The quarter is well under way and some of us are already feeling stressed out and overwhelmed. Under these circumstances, a lot of us neglect self-care and do not pay attention to some very important warning signs: from feelings of euphoria, extreme optimism, agitation, poor judgment, difficulty sleeping to persistent feelings of sadness, anxiety, guilt and hopelessness. Is this a recurrent pattern in your life? Is it affecting your normal college routine? If you or someone you know is going through these extremes, it might be bipolar disorder.

This condition is a mood disorder with a pattern of emotional highs (mania) and lows (depression). This condition affects more than two million American adults, or about 1 percent of the population age 18 and older. It often begins in adolescence or early adulthood and may persist throughout life. The flares of bipolar symptoms may last for weeks or months, causing great disturbances in the lives of those affected. College students may experience increased physical activity, recklessness or taking chances not normally taken, sleep difficulties, inability to concentrate and extreme irritability. This often cycles into periods of depression with difficulty concentrating and recurring thoughts of suicide.

Coping with bipolar symptoms can be difficult and it is a condition you cannot treat on your own. UCSB is committed to helping and serving students who may suffer from mood disorders. On Oct. 6, UCSB participated in National Depression Screening Day. Our screening was held at the UCen, a high traffic area, where hundreds of students participated in the screening for mood disorders. The aim of the program was to raise public awareness that mood disorders are common, often undetected and have many effective treatments, as well as to identify those students who are at risk. The outcome was really positive with several students seeking out additional information and services at both Counseling Services (893-4411) and at Student Health (893-3371).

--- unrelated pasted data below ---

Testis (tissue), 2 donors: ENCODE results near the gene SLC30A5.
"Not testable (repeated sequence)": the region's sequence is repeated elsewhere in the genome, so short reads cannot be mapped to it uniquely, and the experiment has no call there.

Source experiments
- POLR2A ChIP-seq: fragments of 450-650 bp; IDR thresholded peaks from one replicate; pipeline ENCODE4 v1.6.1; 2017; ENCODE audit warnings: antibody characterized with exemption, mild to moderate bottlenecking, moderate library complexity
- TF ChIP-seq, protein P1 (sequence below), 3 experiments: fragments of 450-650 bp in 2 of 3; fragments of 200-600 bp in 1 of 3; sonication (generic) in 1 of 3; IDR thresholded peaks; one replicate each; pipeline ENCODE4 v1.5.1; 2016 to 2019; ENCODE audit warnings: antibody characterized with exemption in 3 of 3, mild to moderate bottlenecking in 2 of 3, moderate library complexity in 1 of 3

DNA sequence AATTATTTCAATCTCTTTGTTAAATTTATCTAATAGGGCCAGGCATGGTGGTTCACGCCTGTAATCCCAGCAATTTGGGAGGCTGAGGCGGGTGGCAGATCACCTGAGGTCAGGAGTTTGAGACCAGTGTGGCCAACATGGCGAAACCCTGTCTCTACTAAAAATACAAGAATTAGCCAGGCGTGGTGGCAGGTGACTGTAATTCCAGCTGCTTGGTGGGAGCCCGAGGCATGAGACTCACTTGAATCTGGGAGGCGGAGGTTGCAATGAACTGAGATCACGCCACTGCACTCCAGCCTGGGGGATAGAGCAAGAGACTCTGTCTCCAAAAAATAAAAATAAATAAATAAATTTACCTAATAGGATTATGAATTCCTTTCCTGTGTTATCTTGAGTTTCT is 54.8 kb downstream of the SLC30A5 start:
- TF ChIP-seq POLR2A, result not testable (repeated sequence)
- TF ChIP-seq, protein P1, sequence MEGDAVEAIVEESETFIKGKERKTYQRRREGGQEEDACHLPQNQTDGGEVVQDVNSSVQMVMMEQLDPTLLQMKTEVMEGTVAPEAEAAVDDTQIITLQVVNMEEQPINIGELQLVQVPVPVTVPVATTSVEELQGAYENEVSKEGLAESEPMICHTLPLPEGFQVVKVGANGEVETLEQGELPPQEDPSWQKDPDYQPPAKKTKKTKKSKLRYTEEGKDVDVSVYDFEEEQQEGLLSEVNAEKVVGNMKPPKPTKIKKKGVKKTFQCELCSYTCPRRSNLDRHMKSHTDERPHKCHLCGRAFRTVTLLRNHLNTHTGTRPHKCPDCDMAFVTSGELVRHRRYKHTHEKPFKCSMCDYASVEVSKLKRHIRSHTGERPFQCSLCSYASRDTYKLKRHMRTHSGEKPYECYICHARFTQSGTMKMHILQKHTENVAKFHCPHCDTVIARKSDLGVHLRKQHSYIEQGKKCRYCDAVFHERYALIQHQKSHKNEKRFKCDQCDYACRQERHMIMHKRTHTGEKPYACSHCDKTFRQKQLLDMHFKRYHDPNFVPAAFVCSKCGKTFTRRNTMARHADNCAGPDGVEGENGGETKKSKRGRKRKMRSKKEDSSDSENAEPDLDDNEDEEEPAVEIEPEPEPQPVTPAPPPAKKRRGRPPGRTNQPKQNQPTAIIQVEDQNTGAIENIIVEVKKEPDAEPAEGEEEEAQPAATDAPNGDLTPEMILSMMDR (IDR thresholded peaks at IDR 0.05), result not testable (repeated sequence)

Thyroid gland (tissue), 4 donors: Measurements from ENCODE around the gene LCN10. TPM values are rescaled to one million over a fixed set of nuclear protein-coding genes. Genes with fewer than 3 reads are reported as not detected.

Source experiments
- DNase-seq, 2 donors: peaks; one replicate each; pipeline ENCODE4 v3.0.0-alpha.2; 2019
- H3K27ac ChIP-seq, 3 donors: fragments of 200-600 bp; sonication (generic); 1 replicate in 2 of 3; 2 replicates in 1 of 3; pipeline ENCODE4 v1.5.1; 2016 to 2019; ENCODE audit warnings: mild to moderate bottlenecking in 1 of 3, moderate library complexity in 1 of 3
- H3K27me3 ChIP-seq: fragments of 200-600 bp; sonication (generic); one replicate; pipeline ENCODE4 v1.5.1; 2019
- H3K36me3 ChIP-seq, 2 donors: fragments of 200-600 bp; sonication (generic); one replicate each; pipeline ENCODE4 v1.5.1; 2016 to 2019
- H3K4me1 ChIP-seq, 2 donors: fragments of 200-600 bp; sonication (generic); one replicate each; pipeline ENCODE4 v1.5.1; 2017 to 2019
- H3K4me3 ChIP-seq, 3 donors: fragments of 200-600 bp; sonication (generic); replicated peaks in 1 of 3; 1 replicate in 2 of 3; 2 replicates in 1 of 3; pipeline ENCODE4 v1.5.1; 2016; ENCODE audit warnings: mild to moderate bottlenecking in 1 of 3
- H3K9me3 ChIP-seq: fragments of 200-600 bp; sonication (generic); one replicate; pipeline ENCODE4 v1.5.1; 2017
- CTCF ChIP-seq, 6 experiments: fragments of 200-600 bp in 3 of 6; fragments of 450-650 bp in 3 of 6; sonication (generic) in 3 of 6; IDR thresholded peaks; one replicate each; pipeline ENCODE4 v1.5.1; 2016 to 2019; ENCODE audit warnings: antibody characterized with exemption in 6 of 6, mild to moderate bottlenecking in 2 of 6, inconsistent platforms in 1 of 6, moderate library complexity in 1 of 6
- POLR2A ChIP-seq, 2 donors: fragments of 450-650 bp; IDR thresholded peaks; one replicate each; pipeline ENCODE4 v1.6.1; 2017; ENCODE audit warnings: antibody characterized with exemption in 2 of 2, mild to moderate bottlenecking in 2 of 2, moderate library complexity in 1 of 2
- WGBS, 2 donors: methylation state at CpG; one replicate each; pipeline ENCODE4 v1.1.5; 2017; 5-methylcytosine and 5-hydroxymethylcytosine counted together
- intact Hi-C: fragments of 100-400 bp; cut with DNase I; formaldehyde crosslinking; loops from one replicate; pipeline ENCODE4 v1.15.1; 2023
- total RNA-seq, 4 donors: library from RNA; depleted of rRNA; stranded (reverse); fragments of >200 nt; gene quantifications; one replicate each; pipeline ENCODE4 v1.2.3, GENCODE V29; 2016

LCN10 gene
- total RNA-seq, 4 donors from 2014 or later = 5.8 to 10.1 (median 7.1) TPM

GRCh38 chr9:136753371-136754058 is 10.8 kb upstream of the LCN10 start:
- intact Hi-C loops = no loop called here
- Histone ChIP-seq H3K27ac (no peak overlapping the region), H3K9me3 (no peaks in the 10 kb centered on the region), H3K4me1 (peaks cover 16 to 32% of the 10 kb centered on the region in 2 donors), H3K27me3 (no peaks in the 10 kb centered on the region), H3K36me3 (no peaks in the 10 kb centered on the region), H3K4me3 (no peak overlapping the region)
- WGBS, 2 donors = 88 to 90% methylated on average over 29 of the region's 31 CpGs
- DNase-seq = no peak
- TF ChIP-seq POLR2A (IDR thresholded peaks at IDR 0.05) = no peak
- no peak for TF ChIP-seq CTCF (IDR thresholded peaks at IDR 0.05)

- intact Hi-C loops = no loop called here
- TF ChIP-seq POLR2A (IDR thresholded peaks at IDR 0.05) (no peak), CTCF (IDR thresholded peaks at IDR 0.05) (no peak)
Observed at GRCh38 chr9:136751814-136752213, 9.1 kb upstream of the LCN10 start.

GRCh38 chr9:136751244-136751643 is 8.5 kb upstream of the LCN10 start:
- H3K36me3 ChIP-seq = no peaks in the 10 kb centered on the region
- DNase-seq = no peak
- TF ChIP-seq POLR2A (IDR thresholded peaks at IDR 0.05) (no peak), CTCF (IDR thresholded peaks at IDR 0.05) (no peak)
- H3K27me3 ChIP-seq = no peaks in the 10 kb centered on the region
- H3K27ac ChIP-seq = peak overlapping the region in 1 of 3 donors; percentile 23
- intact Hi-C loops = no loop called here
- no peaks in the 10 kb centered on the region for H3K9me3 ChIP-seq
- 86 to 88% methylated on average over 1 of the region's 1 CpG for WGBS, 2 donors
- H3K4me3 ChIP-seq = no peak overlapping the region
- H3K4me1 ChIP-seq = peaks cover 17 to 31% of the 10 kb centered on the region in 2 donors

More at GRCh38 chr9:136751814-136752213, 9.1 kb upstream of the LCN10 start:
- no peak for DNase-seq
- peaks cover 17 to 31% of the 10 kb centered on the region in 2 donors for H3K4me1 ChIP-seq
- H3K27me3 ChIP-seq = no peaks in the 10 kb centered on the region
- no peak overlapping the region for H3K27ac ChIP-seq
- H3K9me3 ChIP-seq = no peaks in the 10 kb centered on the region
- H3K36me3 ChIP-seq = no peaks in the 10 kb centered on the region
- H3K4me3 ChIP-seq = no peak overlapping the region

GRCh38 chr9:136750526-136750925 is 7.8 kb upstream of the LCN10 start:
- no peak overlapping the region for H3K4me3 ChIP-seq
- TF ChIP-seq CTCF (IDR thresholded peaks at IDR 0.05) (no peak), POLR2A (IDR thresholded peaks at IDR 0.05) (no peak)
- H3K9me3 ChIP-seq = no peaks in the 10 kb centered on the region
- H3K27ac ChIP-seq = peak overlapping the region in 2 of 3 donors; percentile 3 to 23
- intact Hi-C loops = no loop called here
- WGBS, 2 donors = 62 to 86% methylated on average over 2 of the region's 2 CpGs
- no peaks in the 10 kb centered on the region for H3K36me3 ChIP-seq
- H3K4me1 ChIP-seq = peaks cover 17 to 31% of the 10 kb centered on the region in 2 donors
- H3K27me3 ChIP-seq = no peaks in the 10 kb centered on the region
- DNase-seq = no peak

With support from the UCSB Americans with Disabilities Act Advisory Committee and in response to the needs of students who suffer from bipolar disorder, Counseling Services is currently offering a support group. Support groups provide a setting in which people can share their common problems and provide ongoing support to one another. Students usually find the group very helpful because they hear from others about their experiences with bipolar disorder and share their ongoing successes and setbacks in coping with the symptoms.

The Mindfulness-Based Cognitive Therapy for Management of Bipolar Symptoms is an educational and support group that assists students in developing skills to tolerate distress and to regulate their own emotions. All currently enrolled UCSB undergraduate and graduate students are eligible for counseling services and can participate in this group. Privacy is important and great lengths will be taken to protect your confidentiality. Exceptions to this policy are made in cases of certain emergencies and when other legal and ethical exceptions to confidentiality require that the counselor take responsible action. You can call 893-4411 to obtain additional information.

Mary Ann Evans, Ph.D. and Fernando Ortiz, Ph.D. are the group facilitators at Counseling Services.